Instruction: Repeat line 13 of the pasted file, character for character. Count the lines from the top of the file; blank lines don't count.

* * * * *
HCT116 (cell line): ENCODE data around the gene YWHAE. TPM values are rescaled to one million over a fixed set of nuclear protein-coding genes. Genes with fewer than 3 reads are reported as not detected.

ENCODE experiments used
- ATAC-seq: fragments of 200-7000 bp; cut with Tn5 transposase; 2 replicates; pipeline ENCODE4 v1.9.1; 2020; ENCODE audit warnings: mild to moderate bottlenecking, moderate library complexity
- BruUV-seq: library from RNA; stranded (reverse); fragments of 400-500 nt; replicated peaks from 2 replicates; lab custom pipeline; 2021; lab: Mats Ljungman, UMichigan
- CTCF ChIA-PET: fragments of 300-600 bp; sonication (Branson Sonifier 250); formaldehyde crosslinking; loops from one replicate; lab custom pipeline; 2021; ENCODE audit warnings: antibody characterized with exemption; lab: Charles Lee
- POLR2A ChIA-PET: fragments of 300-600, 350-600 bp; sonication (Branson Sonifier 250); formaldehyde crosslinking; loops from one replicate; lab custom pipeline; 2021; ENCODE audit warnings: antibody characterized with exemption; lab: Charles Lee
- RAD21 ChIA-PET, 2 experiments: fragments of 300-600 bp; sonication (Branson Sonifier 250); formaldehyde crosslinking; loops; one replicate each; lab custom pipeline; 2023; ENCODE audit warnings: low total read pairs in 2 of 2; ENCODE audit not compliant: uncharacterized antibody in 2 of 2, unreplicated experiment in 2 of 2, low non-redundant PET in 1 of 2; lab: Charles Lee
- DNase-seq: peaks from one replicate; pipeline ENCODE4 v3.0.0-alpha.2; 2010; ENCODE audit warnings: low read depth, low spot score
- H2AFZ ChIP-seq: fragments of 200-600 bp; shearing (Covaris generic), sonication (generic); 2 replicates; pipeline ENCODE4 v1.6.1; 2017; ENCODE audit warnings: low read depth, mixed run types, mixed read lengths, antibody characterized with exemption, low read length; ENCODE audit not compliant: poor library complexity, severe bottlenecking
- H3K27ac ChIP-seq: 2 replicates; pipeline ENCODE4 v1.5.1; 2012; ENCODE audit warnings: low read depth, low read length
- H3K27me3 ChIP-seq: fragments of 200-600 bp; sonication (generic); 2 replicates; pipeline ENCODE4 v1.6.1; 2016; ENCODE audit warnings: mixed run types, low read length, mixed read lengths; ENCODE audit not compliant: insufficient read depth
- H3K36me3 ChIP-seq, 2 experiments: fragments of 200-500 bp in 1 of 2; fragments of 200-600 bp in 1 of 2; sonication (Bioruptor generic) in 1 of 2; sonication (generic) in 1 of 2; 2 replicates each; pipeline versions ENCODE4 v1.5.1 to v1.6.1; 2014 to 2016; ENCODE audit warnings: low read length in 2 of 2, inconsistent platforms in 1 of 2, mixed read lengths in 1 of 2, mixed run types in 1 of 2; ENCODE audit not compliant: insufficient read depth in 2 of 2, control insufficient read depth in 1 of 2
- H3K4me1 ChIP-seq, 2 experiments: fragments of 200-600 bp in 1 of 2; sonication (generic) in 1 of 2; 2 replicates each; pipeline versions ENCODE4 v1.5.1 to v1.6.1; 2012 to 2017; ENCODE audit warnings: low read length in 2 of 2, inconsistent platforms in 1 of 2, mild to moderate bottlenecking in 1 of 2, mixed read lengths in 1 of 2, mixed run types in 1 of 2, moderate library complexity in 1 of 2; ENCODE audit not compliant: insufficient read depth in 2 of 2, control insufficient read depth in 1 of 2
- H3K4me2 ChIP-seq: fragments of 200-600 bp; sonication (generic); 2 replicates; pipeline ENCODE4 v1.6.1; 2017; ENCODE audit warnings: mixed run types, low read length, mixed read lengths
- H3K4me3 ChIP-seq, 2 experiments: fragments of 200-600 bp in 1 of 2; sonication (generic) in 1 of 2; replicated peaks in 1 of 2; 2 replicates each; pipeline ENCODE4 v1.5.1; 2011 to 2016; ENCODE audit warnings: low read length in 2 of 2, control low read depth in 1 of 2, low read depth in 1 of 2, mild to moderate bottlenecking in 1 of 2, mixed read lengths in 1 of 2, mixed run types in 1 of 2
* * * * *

- H3K4me1 ChIP-seq, 2 experiments: fragments of 200-600 bp in 1 of 2; sonication (generic) in 1 of 2; 2 replicates each; pipeline versions ENCODE4 v1.5.1 to v1.6.1; 2012 to 2017; ENCODE audit warnings: low read length in 2 of 2, inconsistent platforms in 1 of 2, mild to moderate bottlenecking in 1 of 2, mixed read lengths in 1 of 2, mixed run types in 1 of 2, moderate library complexity in 1 of 2; ENCODE audit not compliant: insufficient read depth in 2 of 2, control insufficient read depth in 1 of 2